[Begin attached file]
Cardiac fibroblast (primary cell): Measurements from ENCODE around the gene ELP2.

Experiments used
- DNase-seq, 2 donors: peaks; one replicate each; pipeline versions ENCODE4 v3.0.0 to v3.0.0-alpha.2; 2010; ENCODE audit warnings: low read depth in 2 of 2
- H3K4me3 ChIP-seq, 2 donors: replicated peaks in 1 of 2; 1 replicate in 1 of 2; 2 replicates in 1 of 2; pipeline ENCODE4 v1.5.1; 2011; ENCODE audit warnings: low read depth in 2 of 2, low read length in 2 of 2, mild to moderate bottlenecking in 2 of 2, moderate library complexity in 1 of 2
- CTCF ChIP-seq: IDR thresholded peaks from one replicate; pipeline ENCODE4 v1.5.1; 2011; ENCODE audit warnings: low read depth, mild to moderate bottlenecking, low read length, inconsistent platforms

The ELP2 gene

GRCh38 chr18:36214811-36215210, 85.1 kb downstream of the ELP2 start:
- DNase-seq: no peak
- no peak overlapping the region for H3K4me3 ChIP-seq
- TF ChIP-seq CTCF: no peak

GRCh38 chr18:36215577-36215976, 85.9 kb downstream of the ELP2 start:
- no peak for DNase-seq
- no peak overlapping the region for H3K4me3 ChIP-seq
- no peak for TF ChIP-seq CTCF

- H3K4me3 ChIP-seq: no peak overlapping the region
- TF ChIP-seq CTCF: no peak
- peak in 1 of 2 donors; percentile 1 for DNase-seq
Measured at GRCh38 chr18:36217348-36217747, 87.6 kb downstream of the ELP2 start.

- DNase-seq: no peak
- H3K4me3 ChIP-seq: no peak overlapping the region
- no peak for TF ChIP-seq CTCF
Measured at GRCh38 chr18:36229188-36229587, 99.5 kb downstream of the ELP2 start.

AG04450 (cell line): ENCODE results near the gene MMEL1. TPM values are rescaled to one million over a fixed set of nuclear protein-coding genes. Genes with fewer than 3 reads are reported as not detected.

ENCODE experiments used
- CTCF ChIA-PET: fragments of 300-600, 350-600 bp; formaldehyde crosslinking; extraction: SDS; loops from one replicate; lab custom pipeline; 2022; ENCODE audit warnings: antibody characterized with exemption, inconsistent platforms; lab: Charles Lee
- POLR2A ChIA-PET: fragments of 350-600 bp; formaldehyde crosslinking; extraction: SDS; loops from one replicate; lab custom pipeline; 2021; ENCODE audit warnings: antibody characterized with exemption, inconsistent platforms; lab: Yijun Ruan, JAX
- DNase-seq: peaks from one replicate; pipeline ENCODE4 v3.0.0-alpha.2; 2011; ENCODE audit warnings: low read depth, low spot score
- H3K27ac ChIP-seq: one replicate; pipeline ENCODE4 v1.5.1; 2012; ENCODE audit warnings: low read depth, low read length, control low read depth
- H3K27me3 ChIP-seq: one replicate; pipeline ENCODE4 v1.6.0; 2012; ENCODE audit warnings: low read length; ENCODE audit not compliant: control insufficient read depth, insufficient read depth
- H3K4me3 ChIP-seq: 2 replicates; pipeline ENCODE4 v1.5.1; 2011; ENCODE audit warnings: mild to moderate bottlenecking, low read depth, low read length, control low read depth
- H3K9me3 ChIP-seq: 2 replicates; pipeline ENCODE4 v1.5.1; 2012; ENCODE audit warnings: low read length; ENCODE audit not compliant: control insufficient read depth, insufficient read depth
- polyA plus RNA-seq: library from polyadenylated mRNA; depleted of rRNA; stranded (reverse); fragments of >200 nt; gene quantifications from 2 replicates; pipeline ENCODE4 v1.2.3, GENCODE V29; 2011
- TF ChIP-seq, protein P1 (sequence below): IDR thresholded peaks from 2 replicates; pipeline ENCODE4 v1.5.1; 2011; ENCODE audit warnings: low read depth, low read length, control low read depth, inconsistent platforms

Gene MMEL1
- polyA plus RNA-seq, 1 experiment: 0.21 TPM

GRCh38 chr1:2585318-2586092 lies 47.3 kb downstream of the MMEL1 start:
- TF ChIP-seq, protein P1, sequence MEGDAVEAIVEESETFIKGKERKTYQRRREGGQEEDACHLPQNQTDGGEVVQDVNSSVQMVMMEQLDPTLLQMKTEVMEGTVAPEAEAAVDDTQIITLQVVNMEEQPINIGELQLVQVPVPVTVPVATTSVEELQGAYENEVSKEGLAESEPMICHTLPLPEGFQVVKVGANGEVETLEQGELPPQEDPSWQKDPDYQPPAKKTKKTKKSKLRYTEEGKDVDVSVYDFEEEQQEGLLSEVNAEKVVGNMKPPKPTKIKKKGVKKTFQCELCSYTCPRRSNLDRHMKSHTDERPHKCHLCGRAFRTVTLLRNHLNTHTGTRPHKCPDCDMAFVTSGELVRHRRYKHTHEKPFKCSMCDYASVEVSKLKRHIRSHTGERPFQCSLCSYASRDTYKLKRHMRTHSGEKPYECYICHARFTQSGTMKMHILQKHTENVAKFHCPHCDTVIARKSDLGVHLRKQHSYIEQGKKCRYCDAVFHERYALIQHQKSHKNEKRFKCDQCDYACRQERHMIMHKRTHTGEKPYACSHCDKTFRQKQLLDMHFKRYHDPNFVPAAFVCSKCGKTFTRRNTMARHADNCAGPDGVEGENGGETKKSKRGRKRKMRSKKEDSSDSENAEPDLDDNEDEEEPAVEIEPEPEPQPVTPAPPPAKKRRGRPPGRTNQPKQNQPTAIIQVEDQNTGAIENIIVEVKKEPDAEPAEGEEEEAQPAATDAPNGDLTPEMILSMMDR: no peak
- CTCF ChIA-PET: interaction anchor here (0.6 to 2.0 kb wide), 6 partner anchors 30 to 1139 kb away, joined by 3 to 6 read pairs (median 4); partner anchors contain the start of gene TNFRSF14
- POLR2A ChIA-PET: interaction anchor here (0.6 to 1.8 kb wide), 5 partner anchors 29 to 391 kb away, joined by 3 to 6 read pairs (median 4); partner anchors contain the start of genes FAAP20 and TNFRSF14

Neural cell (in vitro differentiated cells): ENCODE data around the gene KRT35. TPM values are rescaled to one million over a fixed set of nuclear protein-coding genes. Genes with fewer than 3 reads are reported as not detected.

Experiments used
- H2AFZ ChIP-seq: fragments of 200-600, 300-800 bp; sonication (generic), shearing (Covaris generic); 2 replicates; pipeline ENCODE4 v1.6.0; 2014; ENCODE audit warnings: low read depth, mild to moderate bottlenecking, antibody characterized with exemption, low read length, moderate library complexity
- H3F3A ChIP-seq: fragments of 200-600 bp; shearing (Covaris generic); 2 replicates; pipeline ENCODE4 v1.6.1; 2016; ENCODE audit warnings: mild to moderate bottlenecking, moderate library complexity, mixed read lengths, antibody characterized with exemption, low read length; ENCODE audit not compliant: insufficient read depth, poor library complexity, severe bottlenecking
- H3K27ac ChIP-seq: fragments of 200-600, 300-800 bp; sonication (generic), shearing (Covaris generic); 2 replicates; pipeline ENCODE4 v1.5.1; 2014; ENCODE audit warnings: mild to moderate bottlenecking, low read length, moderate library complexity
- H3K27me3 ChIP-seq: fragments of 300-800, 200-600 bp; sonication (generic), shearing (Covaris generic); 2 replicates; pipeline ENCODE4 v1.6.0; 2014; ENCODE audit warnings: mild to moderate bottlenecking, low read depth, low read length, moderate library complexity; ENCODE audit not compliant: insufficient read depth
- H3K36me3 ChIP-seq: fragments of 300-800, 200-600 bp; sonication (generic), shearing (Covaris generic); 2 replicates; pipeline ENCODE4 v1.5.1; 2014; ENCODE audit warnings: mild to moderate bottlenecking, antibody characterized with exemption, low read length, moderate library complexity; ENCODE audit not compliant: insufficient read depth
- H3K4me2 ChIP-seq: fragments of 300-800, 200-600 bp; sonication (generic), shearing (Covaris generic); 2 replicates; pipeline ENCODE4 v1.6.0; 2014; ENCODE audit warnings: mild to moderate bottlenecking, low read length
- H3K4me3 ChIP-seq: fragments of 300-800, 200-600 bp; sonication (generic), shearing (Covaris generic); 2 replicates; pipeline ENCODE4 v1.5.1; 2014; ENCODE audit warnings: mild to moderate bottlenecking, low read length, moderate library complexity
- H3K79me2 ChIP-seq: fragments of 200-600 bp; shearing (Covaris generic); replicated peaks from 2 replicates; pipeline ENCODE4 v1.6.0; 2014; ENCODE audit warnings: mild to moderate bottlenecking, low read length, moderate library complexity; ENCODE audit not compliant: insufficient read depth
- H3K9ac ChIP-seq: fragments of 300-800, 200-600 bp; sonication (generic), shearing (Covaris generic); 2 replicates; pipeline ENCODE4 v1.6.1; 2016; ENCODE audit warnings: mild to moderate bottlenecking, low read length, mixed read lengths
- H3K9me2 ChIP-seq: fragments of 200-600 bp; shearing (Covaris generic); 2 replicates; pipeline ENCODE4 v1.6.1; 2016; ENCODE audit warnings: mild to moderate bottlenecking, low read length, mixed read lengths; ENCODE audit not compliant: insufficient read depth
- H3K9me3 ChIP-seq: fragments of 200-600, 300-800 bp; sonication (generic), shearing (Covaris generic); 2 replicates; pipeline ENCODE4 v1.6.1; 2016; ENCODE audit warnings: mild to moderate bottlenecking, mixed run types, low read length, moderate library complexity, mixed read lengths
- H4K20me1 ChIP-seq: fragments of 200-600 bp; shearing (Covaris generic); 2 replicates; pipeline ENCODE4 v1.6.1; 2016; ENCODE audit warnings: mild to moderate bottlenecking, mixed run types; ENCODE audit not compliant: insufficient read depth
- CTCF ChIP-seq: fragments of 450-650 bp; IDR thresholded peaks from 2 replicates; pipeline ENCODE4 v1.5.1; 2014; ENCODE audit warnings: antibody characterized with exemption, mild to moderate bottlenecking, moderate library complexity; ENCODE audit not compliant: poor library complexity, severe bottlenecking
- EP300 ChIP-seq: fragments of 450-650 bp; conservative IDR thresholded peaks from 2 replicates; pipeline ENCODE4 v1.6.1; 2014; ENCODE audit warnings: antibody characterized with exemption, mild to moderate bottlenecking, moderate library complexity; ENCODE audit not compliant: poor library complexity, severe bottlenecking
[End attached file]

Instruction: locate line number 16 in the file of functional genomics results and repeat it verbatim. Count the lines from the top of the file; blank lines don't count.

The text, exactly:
- TF ChIP-seq CTCF: no peak